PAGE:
BALTIMORE — Fallout continues from an investigative report that revealed a massive "grade-fixing scheme" within Baltimore City Public Schools.
The report released June 7 found that 12,552 grades were changed from failing to passing, potentially hiking the system's graduation rate
On Thursday, Governor Larry Hogan asked the Maryland State Prosecutor to investigate any alleged criminal conduct that may have taken place during the scandal.
"The report reveals a staggering level of disregard for the integrity of the educational system and a clear lack of accountability at the highest levels. For years, the school system has denied and dismissed allegations of grade fixing, and tried to sweep it all under the rug," said Hogan. "None of this should be allowed to happen in any school system, let alone in one of the most highly funded large school systems in America. All involved in this culture of corruption must be held accountable."
Hogan also cited federal funding that Baltimore City Schools receive annually.
He now wants the United States Attorney's Office in Maryland to investigate whether there was any fraud involved.
The report's findings came from a review of nearly 130 Baltimore City Schools, between grades 6 through 12.
It alleges that principals and assistant principals were pressured from higher-ups at City School headquarters on North Avenue, and they in turn passed that pressure onto teachers in the classroom.
The report lists Patterson High School as having the highest number of failing grades changed, with 1,390 over five years.
Merganthaler (780), Digital Harbor (480), and Vivian T. Thomas (419) rounded out the top four.
“Beyond the legal implications, there has been a clear moral failing by school administrators who appear more concerned with their own image than with the well-being of their students," said Hogan. "Too many Baltimore City children have been denied the education they deserve and robbed of opportunities to thrive and succeed. This scandal has broken the bonds of trust between city officials and parents, students and taxpayers.”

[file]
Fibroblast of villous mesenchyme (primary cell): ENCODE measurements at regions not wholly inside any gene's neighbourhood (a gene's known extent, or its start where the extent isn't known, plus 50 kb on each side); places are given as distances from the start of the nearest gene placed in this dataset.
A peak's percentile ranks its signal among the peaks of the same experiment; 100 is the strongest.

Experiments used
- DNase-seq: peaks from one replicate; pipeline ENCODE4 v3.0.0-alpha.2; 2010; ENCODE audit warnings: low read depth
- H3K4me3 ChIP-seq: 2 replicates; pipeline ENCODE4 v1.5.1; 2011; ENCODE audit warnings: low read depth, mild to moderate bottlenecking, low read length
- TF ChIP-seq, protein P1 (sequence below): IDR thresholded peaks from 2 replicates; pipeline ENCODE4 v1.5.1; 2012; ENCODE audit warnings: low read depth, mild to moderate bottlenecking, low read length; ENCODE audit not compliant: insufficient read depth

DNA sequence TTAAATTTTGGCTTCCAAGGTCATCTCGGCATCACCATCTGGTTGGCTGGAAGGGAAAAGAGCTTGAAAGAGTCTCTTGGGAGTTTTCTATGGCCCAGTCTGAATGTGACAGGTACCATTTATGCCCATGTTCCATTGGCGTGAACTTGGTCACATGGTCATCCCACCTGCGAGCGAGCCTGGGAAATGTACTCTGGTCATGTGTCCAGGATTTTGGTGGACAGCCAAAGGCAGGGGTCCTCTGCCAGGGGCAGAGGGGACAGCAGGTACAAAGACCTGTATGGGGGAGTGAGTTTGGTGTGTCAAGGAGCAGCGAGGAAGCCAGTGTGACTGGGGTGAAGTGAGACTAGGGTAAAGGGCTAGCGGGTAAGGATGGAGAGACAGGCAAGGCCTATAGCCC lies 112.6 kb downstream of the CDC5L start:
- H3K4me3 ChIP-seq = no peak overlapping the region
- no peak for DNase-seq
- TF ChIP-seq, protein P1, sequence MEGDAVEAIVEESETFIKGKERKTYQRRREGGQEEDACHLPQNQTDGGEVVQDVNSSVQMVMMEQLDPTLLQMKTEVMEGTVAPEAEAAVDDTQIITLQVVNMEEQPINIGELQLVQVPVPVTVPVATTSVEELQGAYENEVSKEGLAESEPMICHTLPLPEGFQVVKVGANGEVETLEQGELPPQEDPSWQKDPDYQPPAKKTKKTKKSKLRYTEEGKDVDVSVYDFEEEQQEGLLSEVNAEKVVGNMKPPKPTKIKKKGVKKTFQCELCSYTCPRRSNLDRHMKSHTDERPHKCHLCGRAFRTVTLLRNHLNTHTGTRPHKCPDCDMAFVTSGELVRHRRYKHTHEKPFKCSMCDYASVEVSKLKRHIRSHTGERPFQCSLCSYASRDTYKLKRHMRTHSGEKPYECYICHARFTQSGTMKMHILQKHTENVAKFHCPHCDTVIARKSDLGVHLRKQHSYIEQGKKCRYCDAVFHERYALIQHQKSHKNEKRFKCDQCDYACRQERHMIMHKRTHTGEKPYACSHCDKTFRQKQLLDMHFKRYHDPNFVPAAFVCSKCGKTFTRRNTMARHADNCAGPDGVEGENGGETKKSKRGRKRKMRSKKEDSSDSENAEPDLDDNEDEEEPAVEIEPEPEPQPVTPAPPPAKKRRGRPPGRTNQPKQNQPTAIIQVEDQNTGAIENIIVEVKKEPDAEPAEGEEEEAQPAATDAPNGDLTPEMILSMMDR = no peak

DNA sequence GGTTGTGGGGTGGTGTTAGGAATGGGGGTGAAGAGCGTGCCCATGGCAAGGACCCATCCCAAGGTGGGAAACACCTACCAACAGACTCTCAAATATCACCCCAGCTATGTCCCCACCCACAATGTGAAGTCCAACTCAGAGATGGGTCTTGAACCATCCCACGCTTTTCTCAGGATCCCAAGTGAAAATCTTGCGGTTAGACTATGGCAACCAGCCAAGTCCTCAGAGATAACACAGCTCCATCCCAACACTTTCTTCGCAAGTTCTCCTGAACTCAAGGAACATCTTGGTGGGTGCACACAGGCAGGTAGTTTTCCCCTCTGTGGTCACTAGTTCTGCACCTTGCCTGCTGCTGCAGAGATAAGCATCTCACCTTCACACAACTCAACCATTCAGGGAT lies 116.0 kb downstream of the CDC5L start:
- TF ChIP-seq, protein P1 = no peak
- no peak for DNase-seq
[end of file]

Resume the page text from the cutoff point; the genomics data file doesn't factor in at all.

The report is hardly the first time City Schools have come under fire for their grading.
Less than a year ago, the system issued its own investigative report detailing how former leaders at one school schemed to alter student attendance, grade average, and graduation rates.
That came after school administrators announced a new policy that would no longer make failing students repeat their grade levels.
Following this latest report Maryland House Republicans went a step further than Hogan, by not only calling for City Schools Superintendent Sonja Santelises to resign, but also for the State Board of Education to takeover Baltimore City's Public Schools System.
“Baltimore City Public Schools have been plagued with scandal and have been failing students for decades. This grading scheme is only one episode in a series of problems," House leaders wrote in a letter to the State Superintendent of Schools and Board of Education. "Ghost students, students not receiving adequate medical care, drops in student performance, instances of PTSD among City school teachers; an ever-growing and disturbing list of failure and outright danger exist in the Baltimore City Public School system."
Meanwhile city school leaders are still defending their grading decisions, denying any criminal wrongdoing.
“There was no criminal wrongdoing that was found in that report there were no financial impropriety,” said Andre Riley, Baltimore City Public Schools Director of Communications. “If anything, it reflects the growing pains of you change the policy to do what was right for kids.”